Footnotes (Shorthand references are explained on a separate page)

1. 謝涓子 Xie Juanzi (also: 魯謝涓子, 魯涓子)
Bio/xxx; 36661.xxx. The sources given in Qin Shi Bu for both Xie Juanzi and Liu Juanzi are the Ming dynasty compendium 廣博物志 Guangbowu Zhi (as also with #16), and 琴疏 Qin Shu (perhaps the Gu Qin Shu by Yu Ruming; there is also an anonymous Gu Qin Shu).
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2. 5 lines; 4 of them for Xie Juanzi.
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3. 龍腰琴式 Dragon waist qin of 魯(謝)涓子 Lu (Xie) Juanzi (other images)
The image above comes from a collection of images called 宋人畫歷代琴式圖. The title there is "龍腰琴式 Dragon waist qin of Lu Juanzi", i.e, Xie Juanzi of Lu. The inscription there is basically the same as here, "魯(謝)涓子作。腰間作半月形,三絃如七絃之音。嘗游於江淮間。撫弄非常俗之声。遇女抱綠綺撫弄有神仙調音。涓子訝之。曰,妾昆陵之女也。因授《清江引》。.... "Made by Lu (Xie) Juanzi. At the waist were made half moon shapes. The sound of its three strings were like those of seven strings. (Juanzi) often wandered between the Huai and Yangzi rivers. The pieces he played sounded very subtle. He met a woman carrying a lüqi (qin)....." The full text, translated with this other Dragon Waist image but with the addition of a postscript (音釋 yinshi).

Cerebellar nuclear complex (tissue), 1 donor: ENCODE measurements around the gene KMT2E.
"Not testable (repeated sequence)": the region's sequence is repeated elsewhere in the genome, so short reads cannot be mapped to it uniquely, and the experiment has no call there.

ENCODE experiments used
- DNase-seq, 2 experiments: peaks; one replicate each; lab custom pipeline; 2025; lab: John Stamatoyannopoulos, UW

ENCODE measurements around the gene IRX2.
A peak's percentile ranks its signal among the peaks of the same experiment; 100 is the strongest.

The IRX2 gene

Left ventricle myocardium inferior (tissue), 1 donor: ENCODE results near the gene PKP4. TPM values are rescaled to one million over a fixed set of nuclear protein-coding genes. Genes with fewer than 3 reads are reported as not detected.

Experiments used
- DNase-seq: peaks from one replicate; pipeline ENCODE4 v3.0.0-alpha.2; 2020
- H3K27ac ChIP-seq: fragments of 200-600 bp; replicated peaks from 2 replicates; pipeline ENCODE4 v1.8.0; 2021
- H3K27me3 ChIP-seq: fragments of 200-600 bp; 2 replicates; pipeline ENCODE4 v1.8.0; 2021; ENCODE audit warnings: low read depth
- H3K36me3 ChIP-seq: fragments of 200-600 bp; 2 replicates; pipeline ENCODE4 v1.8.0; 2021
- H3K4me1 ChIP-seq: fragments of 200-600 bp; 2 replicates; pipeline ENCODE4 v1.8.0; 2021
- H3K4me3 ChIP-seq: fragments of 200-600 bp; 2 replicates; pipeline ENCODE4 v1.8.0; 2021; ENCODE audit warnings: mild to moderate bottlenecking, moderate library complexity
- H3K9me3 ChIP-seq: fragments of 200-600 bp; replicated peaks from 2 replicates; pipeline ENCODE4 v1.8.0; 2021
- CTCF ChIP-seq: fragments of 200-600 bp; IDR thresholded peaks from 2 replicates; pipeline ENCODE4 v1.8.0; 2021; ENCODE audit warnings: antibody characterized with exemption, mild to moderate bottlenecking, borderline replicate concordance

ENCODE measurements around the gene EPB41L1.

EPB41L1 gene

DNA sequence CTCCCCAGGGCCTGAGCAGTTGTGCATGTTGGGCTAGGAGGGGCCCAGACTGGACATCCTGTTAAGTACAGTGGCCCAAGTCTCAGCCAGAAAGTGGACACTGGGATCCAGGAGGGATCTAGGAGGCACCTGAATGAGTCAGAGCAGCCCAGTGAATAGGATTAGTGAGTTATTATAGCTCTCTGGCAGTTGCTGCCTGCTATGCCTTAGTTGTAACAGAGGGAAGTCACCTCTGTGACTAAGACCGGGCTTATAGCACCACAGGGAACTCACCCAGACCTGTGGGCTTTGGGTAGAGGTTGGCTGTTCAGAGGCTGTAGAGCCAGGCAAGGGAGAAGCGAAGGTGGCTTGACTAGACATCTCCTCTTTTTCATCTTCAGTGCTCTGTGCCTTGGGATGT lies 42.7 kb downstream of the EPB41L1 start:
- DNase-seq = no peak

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4. Three-string Qin
三絃琴 10.1141 only 三絃, which it describes either as a Japanese instrument (the samisen, a banjo-type instrument that came from China), or a Tang dynasty instrument from court music (雅樂 ya yue), comparing it to some sort of 搫 (12852 pa or po; = 12846 搬 ban: "move/remove"? no mention of music) by saying, "與三搫同 same as a 三搫 [sanpa or sanpo]" (10.xxx), but the commentary says, "雅樂用琴一、三弦琴一、搫琴一", which seems to suggest a "poqin" was played together with a regular qin and three stringed qin. (No further information on this.)

Traditional collections of qin images usually have three that mention three strings:

  1. 龍腰 Dragon's Waist
  2. 亞額 Cross-Shaped Forehead
  3. 響泉 Melodious Spring

However, it is never completely clear that this means an instrument designed for only three strings or ones that some people could play using only three of the strings yet still get the sounds that others needed all seven strings to get.

Other references include this brief comment and this melody attributed to Hu Yan but using all seven strings.
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5. Confucius was from 魯 Lu (Return)

6. 姜北陵 Jiang Beiling
6335.xxx; 2615.249xxx
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7. Clear River Prelude (清江吟 Qingjiang Yin)
18003.94. In addition to its inclusion in Chongxiu Zhenchuan Qinpu this title can also be found in some old melody lists, such as this one.
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8. Original text
The Chinese text for this entry is:

謝涓子,魯人。有琴名《龍腰》。腰間作半月形。三弦如七弦之音。嘗遊淮上鼓琴,于水側遇一女,抱小綠綺,撫弄非常俗之聲。涓子訝 之。曰,妾北陵之女也。常操《清江引》。

又有劉涓子者,齊人。作《修禊吟》、《石上流泉》、《高柳聞蟬》。(《廣博物志》、《琴疏》)


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9. Liu Juanzi
Original text above.